The Ascione Family Scholarship provides financial aid for qualified undergraduates

The Ascione Family Athletic Scholarship supports student-athletes with high financial need

The Formative Education Fund supports formative education efforts managed by the provost’s office

The Ascione Faculty Formation Fellowship supports the recruitment and retention of distinguished BC faculty whose work will contribute to formation at the Heights
Supporting the Formators
The Ascione Faculty Formation Fellowship was born out of conversations with Provost and Dean of Faculties David Quigley and Haub Vice President for Mission and Ministry Jack Butler, S.J., with a couple things in mind.
Belle Liang
“First, as an academic institution, we need to hire and retain the best professors and researchers,” says Mike Ascione ’93, P’25, ’26. “Making sure the University has the resources to do that is nothing short of critical, and faculty fellowships are an important way of achieving that.”

Specifically, the fellowship aims to support faculty who “lean into this ideal of formative education,” Mike says, “connecting important research with being an awesome teacher who cares for the growth of the student as a well-rounded person.”

“[Faculty support] has been a big focus for us,” says Kate Ascione ’93, P’25, ’26, “because we’ve seen it in action in our daughters’ BC education. When professors send thoughtful emails or help guide and mentor students, offering time for intentional conversations and reflection, it can have a really profound impact on them. It can change the course of someone’s college journey—their career, even.”

Dr. Belle Liang, the inaugural Ascione Faculty Formation Fellow, demonstrates this dynamic in both her teaching and research as a professor of counseling, developmental, and educational psychology in the Lynch School of Education and Human Development. Founder of The Purpose Lab at BC, which explores topics such as mentorship, vocational design, and education of the whole person, Liang also authored a book titled How to Navigate Life: The New Science of Finding Your Way in School, Career, and Beyond and helped develop a program called “TrueNorth” that helps students grapple with the most significant questions in their lives.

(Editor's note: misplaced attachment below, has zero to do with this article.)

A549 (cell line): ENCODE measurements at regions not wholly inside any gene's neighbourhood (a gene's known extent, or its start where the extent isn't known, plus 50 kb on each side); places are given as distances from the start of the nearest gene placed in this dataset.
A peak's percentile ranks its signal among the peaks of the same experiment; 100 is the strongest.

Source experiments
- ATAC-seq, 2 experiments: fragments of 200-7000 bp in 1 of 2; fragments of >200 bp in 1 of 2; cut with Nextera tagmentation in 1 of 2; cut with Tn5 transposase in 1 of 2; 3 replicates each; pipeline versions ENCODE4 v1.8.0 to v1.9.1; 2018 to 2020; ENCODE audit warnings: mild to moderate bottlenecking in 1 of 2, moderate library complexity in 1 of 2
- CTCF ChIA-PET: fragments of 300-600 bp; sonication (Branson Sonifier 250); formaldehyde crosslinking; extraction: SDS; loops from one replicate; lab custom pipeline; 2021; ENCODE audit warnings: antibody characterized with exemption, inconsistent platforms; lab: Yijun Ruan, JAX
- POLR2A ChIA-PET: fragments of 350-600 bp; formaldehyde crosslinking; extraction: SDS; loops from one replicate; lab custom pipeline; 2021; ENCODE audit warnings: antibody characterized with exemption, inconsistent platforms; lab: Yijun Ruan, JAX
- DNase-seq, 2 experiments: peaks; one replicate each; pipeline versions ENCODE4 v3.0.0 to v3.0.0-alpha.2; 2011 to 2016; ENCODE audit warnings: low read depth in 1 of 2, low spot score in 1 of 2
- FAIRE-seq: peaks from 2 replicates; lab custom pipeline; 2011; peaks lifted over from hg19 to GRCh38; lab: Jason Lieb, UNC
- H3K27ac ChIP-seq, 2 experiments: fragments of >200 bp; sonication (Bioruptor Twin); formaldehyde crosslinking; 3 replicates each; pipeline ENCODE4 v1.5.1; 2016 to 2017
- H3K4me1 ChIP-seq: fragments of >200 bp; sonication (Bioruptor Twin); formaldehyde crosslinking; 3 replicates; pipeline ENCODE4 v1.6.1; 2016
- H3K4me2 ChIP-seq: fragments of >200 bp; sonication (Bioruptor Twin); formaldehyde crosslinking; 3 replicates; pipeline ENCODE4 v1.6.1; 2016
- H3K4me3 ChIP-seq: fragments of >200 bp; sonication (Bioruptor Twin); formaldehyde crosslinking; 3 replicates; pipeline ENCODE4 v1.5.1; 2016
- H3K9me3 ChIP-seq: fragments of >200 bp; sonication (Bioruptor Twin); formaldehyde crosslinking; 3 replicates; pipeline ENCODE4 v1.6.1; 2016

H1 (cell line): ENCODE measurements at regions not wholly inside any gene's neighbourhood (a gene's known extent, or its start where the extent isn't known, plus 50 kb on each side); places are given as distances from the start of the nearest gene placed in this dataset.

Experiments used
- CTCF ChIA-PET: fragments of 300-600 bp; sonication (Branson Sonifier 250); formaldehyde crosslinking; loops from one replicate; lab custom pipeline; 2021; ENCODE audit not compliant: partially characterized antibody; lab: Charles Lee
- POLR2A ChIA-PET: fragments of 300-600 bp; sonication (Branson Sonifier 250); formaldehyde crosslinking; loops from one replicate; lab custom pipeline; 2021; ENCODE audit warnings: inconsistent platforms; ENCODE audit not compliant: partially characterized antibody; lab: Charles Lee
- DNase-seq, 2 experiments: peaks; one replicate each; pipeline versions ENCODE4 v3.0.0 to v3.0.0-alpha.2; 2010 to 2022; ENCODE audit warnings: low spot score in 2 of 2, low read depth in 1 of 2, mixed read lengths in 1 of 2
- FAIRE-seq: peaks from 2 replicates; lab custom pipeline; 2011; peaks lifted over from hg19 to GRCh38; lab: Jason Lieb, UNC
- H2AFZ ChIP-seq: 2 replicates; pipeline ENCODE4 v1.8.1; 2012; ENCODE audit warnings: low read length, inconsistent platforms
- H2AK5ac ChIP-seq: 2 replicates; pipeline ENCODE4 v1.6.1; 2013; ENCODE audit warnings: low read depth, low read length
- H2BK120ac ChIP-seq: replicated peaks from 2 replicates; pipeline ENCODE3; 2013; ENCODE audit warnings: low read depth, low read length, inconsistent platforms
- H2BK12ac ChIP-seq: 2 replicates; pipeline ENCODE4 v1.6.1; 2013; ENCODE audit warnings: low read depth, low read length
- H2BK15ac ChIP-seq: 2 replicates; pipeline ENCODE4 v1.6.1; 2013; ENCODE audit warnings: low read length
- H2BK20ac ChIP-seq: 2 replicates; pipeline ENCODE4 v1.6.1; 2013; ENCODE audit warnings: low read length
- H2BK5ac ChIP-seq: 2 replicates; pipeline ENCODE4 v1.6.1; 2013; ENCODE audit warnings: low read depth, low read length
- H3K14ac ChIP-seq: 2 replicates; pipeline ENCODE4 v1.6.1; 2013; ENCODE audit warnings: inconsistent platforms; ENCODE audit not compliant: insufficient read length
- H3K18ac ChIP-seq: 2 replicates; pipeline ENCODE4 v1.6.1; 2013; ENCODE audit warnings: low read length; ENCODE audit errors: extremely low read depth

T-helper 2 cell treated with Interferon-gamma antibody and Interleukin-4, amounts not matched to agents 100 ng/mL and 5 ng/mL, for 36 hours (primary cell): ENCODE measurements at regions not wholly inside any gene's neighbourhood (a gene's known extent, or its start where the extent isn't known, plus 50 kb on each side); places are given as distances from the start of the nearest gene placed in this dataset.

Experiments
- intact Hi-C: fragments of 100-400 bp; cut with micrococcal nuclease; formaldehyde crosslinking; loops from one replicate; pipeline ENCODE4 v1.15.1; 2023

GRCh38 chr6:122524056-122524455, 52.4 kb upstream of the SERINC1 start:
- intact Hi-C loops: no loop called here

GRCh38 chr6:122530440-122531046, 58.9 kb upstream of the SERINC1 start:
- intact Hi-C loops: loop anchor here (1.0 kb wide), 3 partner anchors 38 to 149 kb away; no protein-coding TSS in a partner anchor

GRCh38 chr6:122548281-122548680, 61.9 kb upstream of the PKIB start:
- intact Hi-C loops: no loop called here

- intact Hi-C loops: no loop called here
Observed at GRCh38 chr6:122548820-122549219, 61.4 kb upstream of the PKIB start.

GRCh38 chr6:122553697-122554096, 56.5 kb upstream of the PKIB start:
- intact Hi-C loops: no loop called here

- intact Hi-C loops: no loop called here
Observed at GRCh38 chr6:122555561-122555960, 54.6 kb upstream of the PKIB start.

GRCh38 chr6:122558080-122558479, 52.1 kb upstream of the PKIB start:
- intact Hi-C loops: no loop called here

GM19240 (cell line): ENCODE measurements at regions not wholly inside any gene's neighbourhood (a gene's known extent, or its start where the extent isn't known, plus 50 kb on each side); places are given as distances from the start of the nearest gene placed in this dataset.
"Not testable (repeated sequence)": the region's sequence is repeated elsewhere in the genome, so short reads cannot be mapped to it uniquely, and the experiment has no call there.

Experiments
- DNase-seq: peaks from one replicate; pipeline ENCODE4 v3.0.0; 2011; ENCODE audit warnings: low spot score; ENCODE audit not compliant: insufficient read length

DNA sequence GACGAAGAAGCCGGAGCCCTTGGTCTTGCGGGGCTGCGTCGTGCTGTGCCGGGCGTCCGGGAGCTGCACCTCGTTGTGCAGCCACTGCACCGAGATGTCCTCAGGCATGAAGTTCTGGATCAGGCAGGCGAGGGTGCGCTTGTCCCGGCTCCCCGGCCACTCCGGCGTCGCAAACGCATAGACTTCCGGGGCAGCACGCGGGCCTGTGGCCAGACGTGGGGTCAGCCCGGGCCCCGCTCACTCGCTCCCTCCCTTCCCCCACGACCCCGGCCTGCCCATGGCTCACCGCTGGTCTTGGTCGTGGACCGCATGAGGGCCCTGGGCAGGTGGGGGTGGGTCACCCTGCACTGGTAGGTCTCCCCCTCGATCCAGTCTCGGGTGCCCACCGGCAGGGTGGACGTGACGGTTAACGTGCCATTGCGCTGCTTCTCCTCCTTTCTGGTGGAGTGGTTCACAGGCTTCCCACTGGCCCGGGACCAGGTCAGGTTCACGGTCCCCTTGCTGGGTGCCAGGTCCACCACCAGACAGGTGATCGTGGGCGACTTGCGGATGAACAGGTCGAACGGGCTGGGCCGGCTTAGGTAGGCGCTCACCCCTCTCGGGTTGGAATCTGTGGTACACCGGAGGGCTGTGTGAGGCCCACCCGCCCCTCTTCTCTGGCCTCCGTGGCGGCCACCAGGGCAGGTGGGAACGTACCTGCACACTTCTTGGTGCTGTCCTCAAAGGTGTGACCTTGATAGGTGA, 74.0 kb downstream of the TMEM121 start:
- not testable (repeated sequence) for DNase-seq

I have such admiration for Kate and Mike Ascione. They’re such intelligent people, full of heart and generosity, and it’s been an honor to step into the role of the inaugural Ascione Faculty Formation Fellow.

IBesides the resources and time provided by the fellowship—which are important—the sense of being chosen to explore this work that’s deeply important to them and the University is something I take very seriously. This is for BC; there are people here who believe in me and are investing in me. It makes a world of difference.”


Kevin Coyne